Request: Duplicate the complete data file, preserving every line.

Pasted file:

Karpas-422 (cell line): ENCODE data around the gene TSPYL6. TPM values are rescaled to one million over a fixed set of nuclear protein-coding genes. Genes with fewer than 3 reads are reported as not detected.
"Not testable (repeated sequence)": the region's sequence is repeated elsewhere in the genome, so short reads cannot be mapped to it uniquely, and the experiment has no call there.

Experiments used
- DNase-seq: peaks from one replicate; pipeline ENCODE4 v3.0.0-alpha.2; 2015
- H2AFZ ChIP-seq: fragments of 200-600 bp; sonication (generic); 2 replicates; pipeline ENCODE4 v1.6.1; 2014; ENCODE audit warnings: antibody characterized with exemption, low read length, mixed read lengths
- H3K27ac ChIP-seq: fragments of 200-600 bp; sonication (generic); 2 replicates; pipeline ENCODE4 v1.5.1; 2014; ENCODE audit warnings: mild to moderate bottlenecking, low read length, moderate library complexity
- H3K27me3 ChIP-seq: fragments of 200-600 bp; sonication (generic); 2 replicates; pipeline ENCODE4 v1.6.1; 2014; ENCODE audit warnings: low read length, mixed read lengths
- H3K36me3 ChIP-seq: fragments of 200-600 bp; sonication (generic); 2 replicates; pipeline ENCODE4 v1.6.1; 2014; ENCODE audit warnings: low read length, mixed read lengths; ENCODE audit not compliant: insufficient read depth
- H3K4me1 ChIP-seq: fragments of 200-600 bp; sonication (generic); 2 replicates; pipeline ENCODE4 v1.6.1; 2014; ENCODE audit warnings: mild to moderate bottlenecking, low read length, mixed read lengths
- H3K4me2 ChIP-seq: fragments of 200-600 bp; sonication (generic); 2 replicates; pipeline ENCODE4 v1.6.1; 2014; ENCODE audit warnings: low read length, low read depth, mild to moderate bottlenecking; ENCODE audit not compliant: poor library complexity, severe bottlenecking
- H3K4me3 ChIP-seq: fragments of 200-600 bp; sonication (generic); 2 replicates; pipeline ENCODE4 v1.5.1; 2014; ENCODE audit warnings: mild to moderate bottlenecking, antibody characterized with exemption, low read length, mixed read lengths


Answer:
Karpas-422 (cell line): ENCODE data around the gene TSPYL6. TPM values are rescaled to one million over a fixed set of nuclear protein-coding genes. Genes with fewer than 3 reads are reported as not detected.
"Not testable (repeated sequence)": the region's sequence is repeated elsewhere in the genome, so short reads cannot be mapped to it uniquely, and the experiment has no call there.

Experiments used
- DNase-seq: peaks from one replicate; pipeline ENCODE4 v3.0.0-alpha.2; 2015
- H2AFZ ChIP-seq: fragments of 200-600 bp; sonication (generic); 2 replicates; pipeline ENCODE4 v1.6.1; 2014; ENCODE audit warnings: antibody characterized with exemption, low read length, mixed read lengths
- H3K27ac ChIP-seq: fragments of 200-600 bp; sonication (generic); 2 replicates; pipeline ENCODE4 v1.5.1; 2014; ENCODE audit warnings: mild to moderate bottlenecking, low read length, moderate library complexity
- H3K27me3 ChIP-seq: fragments of 200-600 bp; sonication (generic); 2 replicates; pipeline ENCODE4 v1.6.1; 2014; ENCODE audit warnings: low read length, mixed read lengths
- H3K36me3 ChIP-seq: fragments of 200-600 bp; sonication (generic); 2 replicates; pipeline ENCODE4 v1.6.1; 2014; ENCODE audit warnings: low read length, mixed read lengths; ENCODE audit not compliant: insufficient read depth
- H3K4me1 ChIP-seq: fragments of 200-600 bp; sonication (generic); 2 replicates; pipeline ENCODE4 v1.6.1; 2014; ENCODE audit warnings: mild to moderate bottlenecking, low read length, mixed read lengths
- H3K4me2 ChIP-seq: fragments of 200-600 bp; sonication (generic); 2 replicates; pipeline ENCODE4 v1.6.1; 2014; ENCODE audit warnings: low read length, low read depth, mild to moderate bottlenecking; ENCODE audit not compliant: poor library complexity, severe bottlenecking
- H3K4me3 ChIP-seq: fragments of 200-600 bp; sonication (generic); 2 replicates; pipeline ENCODE4 v1.5.1; 2014; ENCODE audit warnings: mild to moderate bottlenecking, antibody characterized with exemption, low read length, mixed read lengths